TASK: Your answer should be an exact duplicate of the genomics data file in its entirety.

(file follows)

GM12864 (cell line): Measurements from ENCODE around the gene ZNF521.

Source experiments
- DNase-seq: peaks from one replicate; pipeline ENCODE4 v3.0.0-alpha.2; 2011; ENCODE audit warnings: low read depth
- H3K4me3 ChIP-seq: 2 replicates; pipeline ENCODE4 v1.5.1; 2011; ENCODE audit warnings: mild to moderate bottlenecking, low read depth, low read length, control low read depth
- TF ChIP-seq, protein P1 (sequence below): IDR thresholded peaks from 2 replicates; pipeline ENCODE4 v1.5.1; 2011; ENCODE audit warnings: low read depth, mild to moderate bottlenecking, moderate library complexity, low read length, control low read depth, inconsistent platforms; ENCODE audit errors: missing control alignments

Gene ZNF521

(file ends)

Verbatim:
GM12864 (cell line): Measurements from ENCODE around the gene ZNF521.

Source experiments
- DNase-seq: peaks from one replicate; pipeline ENCODE4 v3.0.0-alpha.2; 2011; ENCODE audit warnings: low read depth
- H3K4me3 ChIP-seq: 2 replicates; pipeline ENCODE4 v1.5.1; 2011; ENCODE audit warnings: mild to moderate bottlenecking, low read depth, low read length, control low read depth
- TF ChIP-seq, protein P1 (sequence below): IDR thresholded peaks from 2 replicates; pipeline ENCODE4 v1.5.1; 2011; ENCODE audit warnings: low read depth, mild to moderate bottlenecking, moderate library complexity, low read length, control low read depth, inconsistent platforms; ENCODE audit errors: missing control alignments

Gene ZNF521